Elizabeth Warren Supports Eliminating the Electoral College

Here's a List of Democrat Presidential Candidates Who Want to Abolish the Electoral College

Elizabeth Warren Supports Eliminating the Electoral College

Most states have winner-take-all laws, which award all their electoral votes to the presidential candidate who receives the most votes within the state.

Several Democratic-controlled states are pushing for a national popular vote.

In case you haven't heard us shouting this from the mountain tops on a regular basis, Donald Trump lost the popular vote to Hillary Clinton by 2,864,974 votes.

"My view is that every vote matters", Warren told a townhall meeting in MS, arguing that the southern state along with several populous ones like California rarely receive presidential candidates because they aren't considered battlegrounds. A combined total of 181 Electoral Votes have committed to the pact with the addition of Colorado last week.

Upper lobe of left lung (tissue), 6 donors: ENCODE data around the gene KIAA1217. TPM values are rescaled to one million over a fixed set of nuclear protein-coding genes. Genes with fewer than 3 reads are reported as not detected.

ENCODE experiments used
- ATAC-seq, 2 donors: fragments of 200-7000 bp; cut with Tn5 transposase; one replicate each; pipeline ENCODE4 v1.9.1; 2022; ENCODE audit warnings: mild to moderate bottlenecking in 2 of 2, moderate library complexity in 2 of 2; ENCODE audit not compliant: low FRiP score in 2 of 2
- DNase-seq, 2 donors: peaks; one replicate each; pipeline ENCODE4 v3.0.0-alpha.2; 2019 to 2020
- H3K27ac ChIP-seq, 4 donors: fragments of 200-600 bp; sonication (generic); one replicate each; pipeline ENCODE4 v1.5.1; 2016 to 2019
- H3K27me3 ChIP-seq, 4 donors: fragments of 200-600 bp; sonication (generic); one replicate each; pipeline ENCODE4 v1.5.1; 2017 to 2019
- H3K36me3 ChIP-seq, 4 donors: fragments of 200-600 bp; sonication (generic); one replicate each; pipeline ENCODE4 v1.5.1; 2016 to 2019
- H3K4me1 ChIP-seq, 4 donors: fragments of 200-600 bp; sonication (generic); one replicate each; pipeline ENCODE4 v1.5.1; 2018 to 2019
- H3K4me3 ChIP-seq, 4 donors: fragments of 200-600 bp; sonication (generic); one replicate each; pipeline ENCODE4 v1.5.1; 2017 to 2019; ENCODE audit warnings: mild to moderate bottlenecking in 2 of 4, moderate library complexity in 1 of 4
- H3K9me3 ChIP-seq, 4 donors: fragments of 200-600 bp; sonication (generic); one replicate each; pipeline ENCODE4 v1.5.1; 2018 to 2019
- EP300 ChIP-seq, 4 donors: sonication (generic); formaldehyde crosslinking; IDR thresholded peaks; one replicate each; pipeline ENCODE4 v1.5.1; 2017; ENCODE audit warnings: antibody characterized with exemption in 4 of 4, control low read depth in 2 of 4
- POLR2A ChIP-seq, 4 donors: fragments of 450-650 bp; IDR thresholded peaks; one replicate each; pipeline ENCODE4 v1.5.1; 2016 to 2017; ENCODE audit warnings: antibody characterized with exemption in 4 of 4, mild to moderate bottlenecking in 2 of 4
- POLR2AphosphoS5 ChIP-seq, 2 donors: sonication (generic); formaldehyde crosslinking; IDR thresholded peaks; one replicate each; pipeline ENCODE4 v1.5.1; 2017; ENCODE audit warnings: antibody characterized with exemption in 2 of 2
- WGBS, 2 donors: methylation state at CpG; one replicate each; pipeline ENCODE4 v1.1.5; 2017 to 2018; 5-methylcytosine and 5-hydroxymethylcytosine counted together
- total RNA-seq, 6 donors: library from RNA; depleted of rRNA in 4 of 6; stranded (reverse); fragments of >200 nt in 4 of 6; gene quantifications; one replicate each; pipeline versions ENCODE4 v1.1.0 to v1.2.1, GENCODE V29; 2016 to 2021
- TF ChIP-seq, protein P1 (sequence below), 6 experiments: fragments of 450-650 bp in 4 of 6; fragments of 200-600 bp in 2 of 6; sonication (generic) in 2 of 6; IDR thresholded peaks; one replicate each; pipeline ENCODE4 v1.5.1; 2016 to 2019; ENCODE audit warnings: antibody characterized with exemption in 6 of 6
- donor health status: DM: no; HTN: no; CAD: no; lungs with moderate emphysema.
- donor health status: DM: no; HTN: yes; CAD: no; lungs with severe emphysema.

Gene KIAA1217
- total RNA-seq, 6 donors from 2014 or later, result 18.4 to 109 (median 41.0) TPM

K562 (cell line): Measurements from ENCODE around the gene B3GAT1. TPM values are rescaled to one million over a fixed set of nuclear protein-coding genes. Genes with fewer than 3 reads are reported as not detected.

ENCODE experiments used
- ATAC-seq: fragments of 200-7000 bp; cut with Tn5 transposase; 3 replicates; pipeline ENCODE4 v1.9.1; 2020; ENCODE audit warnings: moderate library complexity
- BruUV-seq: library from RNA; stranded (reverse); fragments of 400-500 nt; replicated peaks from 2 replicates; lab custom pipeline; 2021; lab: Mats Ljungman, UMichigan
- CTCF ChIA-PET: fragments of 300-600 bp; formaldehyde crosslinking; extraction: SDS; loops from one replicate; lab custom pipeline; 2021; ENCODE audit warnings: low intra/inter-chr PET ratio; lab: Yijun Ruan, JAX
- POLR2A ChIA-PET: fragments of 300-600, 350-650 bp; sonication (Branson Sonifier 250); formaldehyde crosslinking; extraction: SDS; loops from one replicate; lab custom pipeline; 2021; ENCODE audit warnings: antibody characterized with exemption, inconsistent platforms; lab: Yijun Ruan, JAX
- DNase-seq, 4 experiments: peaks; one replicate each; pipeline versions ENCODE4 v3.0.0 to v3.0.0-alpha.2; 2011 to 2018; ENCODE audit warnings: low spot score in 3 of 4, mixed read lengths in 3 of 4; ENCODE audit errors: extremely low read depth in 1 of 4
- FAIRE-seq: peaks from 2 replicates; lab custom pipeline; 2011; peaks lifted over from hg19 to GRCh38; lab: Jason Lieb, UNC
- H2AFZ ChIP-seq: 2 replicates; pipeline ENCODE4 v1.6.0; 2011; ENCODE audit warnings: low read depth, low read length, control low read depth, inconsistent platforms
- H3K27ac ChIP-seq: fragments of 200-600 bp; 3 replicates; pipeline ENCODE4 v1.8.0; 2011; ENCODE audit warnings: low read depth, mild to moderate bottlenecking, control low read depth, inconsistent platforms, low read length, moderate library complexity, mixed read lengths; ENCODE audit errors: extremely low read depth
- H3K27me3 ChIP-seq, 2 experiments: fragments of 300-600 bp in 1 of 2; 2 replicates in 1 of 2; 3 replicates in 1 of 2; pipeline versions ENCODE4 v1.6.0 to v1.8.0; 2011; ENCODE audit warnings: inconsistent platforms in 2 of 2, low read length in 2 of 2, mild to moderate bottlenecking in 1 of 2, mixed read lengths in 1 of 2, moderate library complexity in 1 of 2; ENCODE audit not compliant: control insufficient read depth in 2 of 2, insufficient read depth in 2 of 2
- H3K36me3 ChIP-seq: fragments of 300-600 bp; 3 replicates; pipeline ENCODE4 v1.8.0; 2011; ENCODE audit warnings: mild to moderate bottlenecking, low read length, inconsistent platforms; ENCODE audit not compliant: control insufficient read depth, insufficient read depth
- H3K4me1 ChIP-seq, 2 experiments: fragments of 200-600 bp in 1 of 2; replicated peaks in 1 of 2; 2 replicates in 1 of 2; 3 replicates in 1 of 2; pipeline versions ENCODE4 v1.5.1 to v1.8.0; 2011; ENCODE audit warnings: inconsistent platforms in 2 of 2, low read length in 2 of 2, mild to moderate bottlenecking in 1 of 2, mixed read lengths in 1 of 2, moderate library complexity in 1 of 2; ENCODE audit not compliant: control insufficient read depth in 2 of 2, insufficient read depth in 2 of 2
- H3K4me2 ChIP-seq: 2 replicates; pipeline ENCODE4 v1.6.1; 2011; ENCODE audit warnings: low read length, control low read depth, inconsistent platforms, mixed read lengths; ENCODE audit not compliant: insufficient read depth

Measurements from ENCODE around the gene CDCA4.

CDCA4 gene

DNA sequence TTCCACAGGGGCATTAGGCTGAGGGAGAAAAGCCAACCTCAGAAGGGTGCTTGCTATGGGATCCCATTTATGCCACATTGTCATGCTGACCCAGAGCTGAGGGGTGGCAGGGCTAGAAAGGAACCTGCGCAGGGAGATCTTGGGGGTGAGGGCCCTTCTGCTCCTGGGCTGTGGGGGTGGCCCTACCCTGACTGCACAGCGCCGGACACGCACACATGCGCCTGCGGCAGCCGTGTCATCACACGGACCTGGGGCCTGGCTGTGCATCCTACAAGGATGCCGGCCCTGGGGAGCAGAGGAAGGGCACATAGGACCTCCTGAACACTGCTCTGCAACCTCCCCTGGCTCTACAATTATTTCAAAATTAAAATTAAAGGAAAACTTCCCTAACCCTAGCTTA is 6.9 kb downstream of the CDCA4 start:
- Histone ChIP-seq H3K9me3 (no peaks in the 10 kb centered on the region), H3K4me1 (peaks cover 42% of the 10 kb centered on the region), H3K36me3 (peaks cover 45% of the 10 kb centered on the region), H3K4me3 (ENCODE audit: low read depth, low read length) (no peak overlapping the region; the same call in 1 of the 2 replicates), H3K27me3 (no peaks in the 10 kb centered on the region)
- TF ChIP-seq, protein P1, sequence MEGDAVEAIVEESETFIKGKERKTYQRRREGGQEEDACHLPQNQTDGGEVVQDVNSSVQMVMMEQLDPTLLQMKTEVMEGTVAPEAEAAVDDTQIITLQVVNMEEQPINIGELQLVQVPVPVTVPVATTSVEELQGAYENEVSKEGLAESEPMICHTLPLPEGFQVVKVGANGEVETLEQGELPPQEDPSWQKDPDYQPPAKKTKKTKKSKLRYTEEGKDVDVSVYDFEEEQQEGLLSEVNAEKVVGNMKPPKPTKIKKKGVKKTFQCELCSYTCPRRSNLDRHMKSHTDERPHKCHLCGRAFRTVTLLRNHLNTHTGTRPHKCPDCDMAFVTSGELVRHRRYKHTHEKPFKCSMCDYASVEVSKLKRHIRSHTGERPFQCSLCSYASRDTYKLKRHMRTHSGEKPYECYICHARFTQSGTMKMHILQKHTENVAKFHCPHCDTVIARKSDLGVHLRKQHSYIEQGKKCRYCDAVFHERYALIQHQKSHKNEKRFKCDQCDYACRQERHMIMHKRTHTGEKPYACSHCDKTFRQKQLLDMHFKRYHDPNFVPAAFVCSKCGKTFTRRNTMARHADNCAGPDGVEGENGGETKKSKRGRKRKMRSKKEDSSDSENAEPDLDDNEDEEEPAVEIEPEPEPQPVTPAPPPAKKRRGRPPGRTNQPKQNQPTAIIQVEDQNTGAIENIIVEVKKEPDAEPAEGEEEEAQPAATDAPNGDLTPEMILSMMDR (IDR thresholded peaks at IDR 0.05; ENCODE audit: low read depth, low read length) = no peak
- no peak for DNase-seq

"The way to do it is through state action and we would welcome Sen". A handful of Democrat-leaning states including California, Illinois and NY have joined a compact aiming to elect presidents based on who wins the popular vote.

Though the Electoral College favored Trump in 2016, and some analysts predict it could give him an edge in 2020, it is not necessarily a pro-GOP institution.

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The Electoral College should be abolished and instead the president chosen by a national vote, Sen.

This isn't the first time Trump had a change of heart.

Critics say the Electoral College focuses attention on a handful of swing states at the expense of candidates campaigning throughout the country.

The president recently tweeted his opinion on the system, saying that it was necessary for smaller states to have a voice in elections. He's skeptical, he says, of a plan some candidates have suggested to expand the size of the Supreme Court, because he doesn't know where such a thing ends - what's to prevent the next president from expanding it again?

Only Maine and Nebraska allot electoral votes according to who wins the states' congressional districts.

Former Maryland Rep. John Delaney, another longshot Democratic candidate, dismissed the idea as a waste of time. "I'd much rather focus on things that can get done".

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